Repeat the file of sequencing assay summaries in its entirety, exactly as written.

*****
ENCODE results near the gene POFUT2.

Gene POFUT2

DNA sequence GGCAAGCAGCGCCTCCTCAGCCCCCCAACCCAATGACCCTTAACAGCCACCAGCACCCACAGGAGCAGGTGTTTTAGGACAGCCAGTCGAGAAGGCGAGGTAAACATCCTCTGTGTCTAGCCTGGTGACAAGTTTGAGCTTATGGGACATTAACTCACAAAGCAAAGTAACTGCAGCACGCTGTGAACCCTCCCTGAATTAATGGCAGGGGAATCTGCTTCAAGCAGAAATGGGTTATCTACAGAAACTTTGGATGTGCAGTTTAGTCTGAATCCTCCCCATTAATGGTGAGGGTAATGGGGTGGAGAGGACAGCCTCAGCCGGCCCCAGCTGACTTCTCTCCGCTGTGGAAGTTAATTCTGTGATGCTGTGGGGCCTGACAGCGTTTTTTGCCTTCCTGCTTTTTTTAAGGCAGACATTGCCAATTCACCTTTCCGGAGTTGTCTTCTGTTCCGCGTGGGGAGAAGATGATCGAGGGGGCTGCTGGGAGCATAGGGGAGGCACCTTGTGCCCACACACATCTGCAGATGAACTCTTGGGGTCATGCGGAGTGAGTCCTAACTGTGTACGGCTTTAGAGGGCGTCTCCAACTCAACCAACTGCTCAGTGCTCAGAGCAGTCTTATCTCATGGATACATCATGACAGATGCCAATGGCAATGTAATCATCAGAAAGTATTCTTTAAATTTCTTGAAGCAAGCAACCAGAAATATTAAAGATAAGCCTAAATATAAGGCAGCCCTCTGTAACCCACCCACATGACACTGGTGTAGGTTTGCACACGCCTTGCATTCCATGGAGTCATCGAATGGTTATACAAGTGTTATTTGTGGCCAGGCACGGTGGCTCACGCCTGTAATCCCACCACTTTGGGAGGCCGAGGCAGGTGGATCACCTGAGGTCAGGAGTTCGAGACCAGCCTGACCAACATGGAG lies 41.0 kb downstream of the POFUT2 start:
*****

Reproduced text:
ENCODE results near the gene POFUT2.

Gene POFUT2

DNA sequence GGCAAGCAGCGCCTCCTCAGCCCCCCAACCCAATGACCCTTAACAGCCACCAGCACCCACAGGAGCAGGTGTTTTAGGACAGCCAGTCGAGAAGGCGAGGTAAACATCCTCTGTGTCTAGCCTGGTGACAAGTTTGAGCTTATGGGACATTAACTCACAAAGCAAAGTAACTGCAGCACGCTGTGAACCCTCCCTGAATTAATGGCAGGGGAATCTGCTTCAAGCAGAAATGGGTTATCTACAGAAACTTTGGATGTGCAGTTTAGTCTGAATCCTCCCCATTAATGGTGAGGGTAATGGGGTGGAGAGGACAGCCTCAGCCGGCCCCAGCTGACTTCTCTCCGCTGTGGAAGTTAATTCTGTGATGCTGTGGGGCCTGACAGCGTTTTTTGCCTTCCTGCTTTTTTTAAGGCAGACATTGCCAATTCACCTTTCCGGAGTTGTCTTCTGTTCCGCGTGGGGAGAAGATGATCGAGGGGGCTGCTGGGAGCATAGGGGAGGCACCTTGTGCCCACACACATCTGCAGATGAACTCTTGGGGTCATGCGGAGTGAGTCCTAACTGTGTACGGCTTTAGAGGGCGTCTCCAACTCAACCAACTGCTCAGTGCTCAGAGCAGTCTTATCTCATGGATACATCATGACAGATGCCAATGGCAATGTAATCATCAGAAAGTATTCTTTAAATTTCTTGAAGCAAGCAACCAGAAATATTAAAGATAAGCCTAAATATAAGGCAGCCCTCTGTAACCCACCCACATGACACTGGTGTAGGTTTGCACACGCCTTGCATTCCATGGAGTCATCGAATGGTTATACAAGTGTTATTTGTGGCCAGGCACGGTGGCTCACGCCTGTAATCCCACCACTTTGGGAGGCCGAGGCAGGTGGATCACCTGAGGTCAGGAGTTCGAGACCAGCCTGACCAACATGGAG lies 41.0 kb downstream of the POFUT2 start: